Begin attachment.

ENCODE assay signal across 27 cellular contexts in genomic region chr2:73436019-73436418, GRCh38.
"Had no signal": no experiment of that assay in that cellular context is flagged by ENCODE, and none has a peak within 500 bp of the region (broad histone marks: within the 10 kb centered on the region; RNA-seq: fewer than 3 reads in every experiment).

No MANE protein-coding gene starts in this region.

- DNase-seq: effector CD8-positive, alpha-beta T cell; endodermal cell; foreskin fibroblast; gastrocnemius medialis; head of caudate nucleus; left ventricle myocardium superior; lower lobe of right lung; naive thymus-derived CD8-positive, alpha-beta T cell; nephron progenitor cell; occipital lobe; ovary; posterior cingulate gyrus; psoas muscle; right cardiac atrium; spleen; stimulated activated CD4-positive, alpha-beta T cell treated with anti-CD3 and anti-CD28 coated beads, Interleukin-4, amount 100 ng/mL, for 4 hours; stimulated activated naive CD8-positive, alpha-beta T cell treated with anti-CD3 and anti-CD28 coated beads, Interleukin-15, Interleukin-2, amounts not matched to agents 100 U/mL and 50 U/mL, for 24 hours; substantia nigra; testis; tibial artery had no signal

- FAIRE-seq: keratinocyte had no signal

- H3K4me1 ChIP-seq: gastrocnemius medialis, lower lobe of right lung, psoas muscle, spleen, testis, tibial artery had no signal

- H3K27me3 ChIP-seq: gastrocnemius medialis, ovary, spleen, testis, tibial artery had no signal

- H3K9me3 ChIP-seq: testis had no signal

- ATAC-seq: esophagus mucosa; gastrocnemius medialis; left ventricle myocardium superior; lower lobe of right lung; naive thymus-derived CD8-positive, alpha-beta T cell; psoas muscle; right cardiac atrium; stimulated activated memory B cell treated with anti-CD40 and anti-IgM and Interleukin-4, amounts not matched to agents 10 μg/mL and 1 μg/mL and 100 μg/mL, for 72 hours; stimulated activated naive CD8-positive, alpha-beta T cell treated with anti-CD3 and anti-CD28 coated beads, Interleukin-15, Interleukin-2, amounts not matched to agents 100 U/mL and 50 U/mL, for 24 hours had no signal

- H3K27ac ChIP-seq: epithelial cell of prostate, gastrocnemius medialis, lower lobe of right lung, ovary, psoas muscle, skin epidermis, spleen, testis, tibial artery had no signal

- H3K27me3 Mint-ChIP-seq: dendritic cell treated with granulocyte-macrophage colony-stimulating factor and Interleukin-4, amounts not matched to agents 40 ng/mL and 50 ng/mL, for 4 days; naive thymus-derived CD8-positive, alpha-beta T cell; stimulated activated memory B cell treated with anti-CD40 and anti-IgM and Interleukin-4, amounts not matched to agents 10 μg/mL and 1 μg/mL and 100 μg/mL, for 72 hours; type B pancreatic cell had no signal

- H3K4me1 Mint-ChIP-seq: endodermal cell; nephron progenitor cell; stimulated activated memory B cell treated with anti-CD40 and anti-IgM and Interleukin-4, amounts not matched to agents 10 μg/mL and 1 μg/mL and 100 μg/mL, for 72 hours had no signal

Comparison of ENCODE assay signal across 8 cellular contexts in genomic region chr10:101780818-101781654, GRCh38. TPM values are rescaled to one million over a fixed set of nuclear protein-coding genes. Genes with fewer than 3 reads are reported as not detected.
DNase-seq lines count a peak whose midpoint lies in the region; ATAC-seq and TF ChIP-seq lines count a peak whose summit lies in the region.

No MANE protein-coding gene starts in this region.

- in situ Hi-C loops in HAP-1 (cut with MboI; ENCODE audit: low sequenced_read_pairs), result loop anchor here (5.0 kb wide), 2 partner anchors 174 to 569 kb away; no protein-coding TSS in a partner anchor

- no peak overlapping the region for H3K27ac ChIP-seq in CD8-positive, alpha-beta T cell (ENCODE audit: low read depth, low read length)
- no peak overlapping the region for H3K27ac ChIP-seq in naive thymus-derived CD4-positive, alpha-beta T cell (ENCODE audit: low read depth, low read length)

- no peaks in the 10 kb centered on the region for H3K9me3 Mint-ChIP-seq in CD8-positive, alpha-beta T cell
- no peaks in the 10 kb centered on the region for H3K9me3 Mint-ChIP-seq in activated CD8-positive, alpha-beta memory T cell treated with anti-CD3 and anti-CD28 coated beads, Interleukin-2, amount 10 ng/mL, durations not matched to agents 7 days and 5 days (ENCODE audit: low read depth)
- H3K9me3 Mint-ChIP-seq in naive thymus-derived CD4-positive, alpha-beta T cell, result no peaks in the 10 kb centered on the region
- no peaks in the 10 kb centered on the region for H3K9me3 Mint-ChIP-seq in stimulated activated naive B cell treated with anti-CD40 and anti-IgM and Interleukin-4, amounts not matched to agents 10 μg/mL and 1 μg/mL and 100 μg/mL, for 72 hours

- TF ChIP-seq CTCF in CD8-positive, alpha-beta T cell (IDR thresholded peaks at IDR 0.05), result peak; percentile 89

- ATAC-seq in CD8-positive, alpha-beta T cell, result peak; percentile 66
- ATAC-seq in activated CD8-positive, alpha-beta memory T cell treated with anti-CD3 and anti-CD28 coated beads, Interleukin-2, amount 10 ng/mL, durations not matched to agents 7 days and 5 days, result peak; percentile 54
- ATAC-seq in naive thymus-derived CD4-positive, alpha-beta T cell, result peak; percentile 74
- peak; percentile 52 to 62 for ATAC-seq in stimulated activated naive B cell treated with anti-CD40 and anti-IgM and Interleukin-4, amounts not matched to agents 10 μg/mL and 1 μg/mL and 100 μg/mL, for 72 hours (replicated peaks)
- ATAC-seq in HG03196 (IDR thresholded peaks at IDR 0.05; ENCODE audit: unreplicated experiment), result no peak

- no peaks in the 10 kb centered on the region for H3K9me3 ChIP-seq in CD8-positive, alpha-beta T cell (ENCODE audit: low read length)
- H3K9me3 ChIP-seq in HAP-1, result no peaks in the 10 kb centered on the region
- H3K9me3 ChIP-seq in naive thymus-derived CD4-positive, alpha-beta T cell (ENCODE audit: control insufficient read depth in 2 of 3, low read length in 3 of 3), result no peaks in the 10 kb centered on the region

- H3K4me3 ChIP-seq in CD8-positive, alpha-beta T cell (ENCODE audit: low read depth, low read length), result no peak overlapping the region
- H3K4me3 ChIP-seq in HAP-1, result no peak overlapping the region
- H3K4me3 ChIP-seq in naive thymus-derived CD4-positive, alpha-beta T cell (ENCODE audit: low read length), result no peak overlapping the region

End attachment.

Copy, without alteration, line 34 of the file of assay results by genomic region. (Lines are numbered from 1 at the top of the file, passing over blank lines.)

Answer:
- H3K4me3 ChIP-seq in naive thymus-derived CD4-positive, alpha-beta T cell (ENCODE audit: low read length), result no peak overlapping the region